Conscience and God’s Sovereignty
Actions have consequences. Of course, we want our actions to align with the will of God and not the will of ourselves. Living for God’s glory and living under Gods’ sovereignty takes on a whole other meaning when it comes to breaking bread.
Food production is nothing like when Jesus walked the earth nor when the Apostles were spreading the Gospel in years following the Crucification, Resurrection and Ascension. Even when we eat food at home, that we prepare ourselves, the origin of the food, for the most part, is completely unknown to us. We didn’t grow the vegetables or grains nor did we raise the animals for slaughter. Some of you did, but the numbers are quiet small. The point I’m making is how important it is to bless the food we put to God’s use.
In the passage below it sounds like, at least to me, Paul is actually issuing a warning to the people of Corinth and the world. If you think knowing more about the food we consume isn’t important read, then re-read until this makes more sense.
Kosher foods have been blessed for the Jewish people by a Rabbi, not for an idol, but, for the specific purpose of the Jewish faith, which is contrary to Christian faith. When a believer blesses food to the use and glory of God, Jesus Christ and the Holy Spirit what happens at that point?
1 Corinthians 10 NKJV
23 All things are lawful for me, but not all things are helpful; all things are lawful for me, but not all things edify.
24 Let no one seek his own, but each one the other’s well-being.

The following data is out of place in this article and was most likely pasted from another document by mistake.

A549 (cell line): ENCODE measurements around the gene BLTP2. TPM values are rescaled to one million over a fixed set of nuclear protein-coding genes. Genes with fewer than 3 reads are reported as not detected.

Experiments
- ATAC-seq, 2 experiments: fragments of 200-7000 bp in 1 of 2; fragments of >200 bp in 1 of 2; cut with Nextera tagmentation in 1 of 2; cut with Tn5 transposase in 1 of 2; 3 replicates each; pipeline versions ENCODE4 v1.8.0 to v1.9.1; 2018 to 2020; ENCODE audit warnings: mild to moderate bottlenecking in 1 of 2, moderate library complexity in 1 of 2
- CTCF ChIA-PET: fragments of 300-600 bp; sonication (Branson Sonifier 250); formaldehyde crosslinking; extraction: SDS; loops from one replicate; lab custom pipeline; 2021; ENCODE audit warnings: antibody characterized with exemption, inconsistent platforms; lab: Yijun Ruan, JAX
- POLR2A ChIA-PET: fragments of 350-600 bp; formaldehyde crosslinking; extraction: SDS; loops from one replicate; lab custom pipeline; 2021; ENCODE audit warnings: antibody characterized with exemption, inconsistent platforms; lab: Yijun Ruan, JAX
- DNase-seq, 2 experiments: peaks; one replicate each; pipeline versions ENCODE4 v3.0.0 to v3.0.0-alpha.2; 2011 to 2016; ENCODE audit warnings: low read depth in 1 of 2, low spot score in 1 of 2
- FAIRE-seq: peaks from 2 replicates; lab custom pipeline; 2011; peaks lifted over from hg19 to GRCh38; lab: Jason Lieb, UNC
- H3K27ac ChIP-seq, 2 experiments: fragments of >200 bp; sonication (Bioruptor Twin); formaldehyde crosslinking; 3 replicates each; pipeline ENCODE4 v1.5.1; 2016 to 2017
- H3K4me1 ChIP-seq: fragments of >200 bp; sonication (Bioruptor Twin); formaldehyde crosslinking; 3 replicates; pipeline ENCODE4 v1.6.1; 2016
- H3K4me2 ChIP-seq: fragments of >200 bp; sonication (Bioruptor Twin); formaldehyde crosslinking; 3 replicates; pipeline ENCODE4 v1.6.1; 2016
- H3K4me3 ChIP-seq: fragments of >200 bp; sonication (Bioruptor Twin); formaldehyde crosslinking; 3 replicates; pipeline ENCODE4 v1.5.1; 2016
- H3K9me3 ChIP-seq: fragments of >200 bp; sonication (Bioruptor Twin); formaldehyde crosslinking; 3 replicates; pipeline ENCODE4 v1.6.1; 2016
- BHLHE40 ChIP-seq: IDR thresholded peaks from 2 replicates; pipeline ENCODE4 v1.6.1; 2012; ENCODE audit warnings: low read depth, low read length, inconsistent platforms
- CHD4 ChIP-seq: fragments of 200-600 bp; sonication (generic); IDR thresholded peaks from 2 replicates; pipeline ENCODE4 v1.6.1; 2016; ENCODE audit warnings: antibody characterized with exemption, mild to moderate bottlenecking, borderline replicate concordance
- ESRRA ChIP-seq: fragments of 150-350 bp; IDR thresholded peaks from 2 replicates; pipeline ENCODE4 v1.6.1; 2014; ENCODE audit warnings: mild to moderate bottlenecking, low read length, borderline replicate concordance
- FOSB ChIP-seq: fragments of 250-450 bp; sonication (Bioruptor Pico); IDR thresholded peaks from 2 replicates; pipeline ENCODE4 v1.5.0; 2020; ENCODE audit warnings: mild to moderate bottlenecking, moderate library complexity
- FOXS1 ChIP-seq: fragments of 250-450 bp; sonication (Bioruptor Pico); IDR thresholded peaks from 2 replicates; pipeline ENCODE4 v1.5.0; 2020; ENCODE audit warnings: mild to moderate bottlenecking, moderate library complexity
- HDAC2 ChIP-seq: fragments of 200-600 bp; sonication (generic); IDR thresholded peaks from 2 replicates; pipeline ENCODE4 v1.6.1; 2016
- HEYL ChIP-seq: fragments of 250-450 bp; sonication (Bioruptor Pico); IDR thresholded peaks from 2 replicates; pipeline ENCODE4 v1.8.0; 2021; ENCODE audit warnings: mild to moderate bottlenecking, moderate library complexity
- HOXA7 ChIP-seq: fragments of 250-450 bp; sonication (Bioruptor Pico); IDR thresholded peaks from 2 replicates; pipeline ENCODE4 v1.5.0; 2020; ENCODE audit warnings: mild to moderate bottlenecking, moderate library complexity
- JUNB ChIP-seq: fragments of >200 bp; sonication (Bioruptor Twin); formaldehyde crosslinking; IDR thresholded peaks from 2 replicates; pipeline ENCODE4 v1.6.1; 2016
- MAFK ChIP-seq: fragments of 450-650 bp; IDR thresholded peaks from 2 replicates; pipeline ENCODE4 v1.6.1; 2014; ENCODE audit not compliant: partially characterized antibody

25 Eat whatever is sold in the meat market, asking no questions for conscience’ sake;
26 for “the earth is the Lord’s, and all its fullness.”
27 If any of those who do not believe invites you to dinner, and you desire to go, eat whatever is set before you, asking no question for conscience’ sake.
28 But if anyone says to you, “This was offered to idols,” do not eat it for the sake of the one who told you, and for conscience’ sake; for “the earth is the Lord’s, and all its fullness.”
29 “Conscience,” I say, not your own, but that of the other. For why is my liberty judged by another man’s conscience?
30 But if I partake with thanks, why am I evil spoken of for the food over which I give thanks?
31 Therefore, whether you eat or drink, or whatever you do, do all to the glory of God.
32 Give no offense, either to the Jews or to the Greeks or to the church of God,
33 just as I also please all men in all things, not seeking my own profit, but the profit of many, that they may be saved.